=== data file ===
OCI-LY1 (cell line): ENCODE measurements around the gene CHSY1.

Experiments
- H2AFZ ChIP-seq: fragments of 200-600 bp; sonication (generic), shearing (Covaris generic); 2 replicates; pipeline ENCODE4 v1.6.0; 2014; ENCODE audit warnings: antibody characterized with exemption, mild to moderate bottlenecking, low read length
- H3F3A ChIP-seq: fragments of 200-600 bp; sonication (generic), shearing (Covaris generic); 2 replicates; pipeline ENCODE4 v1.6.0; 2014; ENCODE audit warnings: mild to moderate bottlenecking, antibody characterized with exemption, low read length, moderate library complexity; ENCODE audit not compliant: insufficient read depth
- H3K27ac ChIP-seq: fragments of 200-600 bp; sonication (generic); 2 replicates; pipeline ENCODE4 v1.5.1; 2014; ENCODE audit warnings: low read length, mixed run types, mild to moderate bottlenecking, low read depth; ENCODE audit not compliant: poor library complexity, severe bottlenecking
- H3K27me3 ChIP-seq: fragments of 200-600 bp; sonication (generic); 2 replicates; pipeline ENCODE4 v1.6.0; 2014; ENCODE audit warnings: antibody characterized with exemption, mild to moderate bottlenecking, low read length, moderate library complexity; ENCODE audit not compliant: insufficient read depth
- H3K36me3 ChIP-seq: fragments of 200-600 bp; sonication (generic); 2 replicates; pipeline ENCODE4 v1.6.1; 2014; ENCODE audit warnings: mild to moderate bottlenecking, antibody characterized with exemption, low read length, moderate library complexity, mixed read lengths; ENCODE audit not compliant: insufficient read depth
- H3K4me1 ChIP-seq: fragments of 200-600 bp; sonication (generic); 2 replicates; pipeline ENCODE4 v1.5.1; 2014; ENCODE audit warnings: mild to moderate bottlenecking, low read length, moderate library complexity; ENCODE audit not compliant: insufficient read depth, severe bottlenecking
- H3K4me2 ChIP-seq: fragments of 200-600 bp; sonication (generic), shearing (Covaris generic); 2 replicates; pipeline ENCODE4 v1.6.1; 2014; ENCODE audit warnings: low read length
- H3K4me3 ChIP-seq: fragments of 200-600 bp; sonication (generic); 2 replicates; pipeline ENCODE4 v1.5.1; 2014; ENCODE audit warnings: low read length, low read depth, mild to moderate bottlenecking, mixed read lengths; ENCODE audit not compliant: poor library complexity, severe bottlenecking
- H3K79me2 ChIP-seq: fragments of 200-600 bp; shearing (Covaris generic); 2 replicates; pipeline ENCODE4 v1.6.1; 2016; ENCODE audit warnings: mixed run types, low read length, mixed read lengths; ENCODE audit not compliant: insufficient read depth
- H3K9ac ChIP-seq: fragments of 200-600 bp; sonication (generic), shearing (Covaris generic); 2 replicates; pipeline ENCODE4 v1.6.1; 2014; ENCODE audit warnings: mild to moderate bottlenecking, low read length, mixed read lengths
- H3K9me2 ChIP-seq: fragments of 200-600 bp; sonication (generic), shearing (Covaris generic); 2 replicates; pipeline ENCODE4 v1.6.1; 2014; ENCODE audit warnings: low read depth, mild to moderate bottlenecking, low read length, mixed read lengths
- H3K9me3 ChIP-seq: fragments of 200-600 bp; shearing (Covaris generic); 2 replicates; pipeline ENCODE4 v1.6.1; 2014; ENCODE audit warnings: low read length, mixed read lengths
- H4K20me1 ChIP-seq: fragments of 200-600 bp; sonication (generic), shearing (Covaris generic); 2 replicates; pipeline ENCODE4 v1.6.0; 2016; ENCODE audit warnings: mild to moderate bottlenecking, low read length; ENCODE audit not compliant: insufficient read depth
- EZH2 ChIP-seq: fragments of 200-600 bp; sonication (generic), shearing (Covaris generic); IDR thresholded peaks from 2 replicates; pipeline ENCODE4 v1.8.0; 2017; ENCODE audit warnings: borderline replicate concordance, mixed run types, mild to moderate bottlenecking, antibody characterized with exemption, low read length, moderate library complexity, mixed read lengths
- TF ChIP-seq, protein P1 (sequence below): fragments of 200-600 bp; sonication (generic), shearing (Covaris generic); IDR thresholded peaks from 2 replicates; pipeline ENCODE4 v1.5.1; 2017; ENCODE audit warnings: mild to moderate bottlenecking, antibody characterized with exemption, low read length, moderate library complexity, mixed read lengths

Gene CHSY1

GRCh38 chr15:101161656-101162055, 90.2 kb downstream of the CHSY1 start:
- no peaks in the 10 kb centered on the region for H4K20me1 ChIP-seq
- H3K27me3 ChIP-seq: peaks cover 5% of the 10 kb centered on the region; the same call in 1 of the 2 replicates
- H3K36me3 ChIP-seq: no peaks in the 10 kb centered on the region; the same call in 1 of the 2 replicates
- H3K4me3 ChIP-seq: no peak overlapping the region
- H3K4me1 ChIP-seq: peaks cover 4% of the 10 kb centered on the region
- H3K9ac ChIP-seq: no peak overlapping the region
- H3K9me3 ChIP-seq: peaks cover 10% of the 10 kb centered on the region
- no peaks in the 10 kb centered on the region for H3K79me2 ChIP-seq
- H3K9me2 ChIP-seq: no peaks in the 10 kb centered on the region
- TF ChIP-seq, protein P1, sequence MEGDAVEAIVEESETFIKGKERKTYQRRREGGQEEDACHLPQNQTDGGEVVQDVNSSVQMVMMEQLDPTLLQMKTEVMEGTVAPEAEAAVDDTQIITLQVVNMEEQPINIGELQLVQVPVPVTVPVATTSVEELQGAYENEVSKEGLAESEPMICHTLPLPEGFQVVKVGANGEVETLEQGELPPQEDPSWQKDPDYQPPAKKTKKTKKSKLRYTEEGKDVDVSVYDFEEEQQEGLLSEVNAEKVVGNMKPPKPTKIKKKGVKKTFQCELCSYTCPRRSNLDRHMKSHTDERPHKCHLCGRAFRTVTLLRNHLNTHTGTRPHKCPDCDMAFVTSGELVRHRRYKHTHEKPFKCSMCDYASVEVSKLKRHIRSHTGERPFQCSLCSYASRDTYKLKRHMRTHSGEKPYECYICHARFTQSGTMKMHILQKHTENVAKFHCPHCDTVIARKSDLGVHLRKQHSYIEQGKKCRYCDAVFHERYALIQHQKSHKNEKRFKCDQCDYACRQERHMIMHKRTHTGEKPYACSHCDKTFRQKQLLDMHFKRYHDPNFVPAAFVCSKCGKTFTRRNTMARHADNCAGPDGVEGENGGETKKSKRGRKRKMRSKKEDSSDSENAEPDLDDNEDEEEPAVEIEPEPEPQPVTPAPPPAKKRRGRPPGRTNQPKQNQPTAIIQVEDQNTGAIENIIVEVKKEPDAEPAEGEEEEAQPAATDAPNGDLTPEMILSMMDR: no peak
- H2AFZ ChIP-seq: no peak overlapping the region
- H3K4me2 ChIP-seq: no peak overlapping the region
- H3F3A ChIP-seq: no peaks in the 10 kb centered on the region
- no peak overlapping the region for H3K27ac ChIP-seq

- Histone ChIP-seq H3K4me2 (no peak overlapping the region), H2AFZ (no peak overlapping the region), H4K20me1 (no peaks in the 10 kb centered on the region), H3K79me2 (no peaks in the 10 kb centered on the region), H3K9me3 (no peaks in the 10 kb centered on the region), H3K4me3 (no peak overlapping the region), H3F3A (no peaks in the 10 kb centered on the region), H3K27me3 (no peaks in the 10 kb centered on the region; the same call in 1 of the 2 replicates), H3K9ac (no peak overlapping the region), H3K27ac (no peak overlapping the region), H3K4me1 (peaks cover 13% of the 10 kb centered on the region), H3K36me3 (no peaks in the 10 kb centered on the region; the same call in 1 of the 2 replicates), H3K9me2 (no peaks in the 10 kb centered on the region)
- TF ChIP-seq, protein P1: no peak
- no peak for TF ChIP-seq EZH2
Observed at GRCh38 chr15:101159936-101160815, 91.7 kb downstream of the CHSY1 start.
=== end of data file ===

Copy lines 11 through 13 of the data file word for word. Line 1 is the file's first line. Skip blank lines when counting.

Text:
- H3K79me2 ChIP-seq: fragments of 200-600 bp; shearing (Covaris generic); 2 replicates; pipeline ENCODE4 v1.6.1; 2016; ENCODE audit warnings: mixed run types, low read length, mixed read lengths; ENCODE audit not compliant: insufficient read depth
- H3K9ac ChIP-seq: fragments of 200-600 bp; sonication (generic), shearing (Covaris generic); 2 replicates; pipeline ENCODE4 v1.6.1; 2014; ENCODE audit warnings: mild to moderate bottlenecking, low read length, mixed read lengths
- H3K9me2 ChIP-seq: fragments of 200-600 bp; sonication (generic), shearing (Covaris generic); 2 replicates; pipeline ENCODE4 v1.6.1; 2014; ENCODE audit warnings: low read depth, mild to moderate bottlenecking, low read length, mixed read lengths